Wednesday, December 21, 2011

Alternative Development Forms - Natural Co-Housing

The most interesting development models to me are often those that exist in the space between traditional home ownership and rental. Co-housing is one of these models, and I just recently found an update about a project in Ithaca, New York, called Ecovillage.

Despite the overly “pc” name of the place, there are some amazing features to this development that I think are begging to be replicated on a larger scale in both urban and rural development projects.

Yard Sharing
In my own experience I have found that “good fences can make for good neighbors”. But that’s not how I’d really like to live. When I bought my house (as I suspect you did)  I wasn’t able to interview and choose our neighbors, but the idea of sharing outside spaces with neighbors and friends is most appealing to me.

For a short time I did have one neighbor that removed our common fence, and while it was hard to train her landscapers to stop coming into my yard and mowing over my drip hoses, I very much enjoyed the fact that our children were able to move from one yard to the next without any barriers. It created a great sense of community and we became very close in the process. Unfortunately, a fence has been built now and we have found interaction between our families  to be limited and much less frequent.

Though we still have a gate that allows us to go back an fourth, the very presence of the fence creates a visual and physical barrier. With my other neighbors we have chain link fences separating our yards. Although these create a physical barrier and many people might think they are less appealing then a nice wooden fence, I find that I have more frequent interaction with these neighbors.

Communal Resources
Another feature that I love to see in any development is shared or communal resources. In the case of Ecovillage there are shared kitchen, laundry facilities and workshops with tools.  My attraction to these types of shared resources is multi-fold. Kitchen’s and dining areas provide a common space for neighborhood meetings,  parties and other events. More importantly they can provide access to healthy home cooked meals for seniors and other individuals that either don’t have the ability or skills to cook for themselves.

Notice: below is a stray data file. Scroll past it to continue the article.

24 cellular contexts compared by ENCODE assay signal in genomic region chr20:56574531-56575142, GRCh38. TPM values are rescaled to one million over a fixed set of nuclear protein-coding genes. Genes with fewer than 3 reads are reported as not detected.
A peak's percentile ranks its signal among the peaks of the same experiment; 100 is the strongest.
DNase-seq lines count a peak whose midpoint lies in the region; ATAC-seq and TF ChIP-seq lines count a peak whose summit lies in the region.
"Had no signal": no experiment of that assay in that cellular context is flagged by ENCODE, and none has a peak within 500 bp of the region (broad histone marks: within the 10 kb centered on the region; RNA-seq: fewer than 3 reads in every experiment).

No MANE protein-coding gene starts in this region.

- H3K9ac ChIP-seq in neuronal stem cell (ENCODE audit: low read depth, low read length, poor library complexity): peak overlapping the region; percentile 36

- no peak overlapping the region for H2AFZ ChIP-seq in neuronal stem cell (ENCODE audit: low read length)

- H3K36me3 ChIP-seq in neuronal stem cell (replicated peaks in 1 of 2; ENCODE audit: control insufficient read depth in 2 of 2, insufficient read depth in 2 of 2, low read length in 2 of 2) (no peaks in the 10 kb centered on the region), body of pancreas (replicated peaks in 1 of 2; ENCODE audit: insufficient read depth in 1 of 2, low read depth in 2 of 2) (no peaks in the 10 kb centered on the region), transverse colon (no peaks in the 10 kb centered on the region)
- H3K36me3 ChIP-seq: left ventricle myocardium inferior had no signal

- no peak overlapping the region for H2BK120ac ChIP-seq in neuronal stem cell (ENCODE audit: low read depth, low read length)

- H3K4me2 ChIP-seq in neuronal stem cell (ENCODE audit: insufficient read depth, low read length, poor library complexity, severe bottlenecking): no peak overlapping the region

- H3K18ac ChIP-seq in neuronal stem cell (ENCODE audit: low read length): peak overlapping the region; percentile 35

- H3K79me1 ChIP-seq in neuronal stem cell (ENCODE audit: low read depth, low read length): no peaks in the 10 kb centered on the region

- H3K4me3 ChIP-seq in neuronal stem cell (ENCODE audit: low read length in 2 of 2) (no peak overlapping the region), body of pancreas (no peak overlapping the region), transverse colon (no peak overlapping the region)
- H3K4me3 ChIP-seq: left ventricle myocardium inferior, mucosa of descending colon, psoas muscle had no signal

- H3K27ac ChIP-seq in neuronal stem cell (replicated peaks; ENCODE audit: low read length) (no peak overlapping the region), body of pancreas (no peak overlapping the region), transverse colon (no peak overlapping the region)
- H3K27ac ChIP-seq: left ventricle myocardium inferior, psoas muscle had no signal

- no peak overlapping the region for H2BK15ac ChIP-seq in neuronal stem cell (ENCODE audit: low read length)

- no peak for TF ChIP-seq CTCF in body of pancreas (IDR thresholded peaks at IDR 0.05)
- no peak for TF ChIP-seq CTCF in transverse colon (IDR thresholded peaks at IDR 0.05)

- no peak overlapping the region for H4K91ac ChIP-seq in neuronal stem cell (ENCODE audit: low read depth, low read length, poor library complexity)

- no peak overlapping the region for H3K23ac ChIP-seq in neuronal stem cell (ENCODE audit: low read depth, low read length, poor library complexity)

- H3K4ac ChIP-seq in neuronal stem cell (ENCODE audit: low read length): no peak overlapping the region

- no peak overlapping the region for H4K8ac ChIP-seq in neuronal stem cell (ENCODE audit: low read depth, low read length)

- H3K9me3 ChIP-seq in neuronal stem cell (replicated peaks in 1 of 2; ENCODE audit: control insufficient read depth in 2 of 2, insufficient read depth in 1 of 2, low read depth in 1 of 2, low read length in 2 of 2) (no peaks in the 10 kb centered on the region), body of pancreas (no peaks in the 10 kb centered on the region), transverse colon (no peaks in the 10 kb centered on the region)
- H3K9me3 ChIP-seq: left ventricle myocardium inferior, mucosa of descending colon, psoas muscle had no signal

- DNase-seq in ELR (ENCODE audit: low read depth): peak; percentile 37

Shared laundry facilities are an obvious cost savings that eliminate the need for every household to buy expensive machines that typically only get used periodically. Additionally, the savings from shared workshops and tool programs allows not only direct savings, but the ability to share skills between neighbors and another avenue for neighbor to neighbor interaction.

Expanded Natural Spaces
The last thing that places like Ecovillage can provide is an alternative form of land use that can be seen as more efficient and less invasive in our natural environment. While my experience with Ecovillage is limited to photos and other materials that I have seen on the web, the development gives me the sense that there is plenty of space one might consider in its “natural state”.

Housing and buildings in Ecovillage are compact and located close together. Unlike typical subdivisions in urban or suburban developments, buildings are organized in tight formations that help maximize and consolidate outdoor living areas. This is certainly not a new idea but one that I have always been attracted to.

The idea of reorganizing suburban spaces to maximize outdoor living was first introduced to me through the book Experience of Place by Tony Hiss.  This was the first time I heard of one of the early pioneers in planning Benton MacKaye.  MacKaye is better known for his work on the Appalachian trail, park lands and trail systems for the national parks.  Tony Hiss however discusses how MacKaye took land planning and suburban development in a new direction by focusing on maximizing natural spaces in developments that created the same density per acre that traditional suburban developments would.

This idea was revolutionary to me at the time and I still advocate and think about it every time I look at new development projects.

What all this boils down to is a belief that I hold in the ability for alternative development patterns and ownership structures to have a positive impact on creating more accessible, affordable and ecologically sound forms of housing. I certainly am no expert on the numbers or statistics about why or how places like Ecovillage are better for our environment, but it would surprise me if they weren’t given the anecdotal evidence that’s been provided so far.


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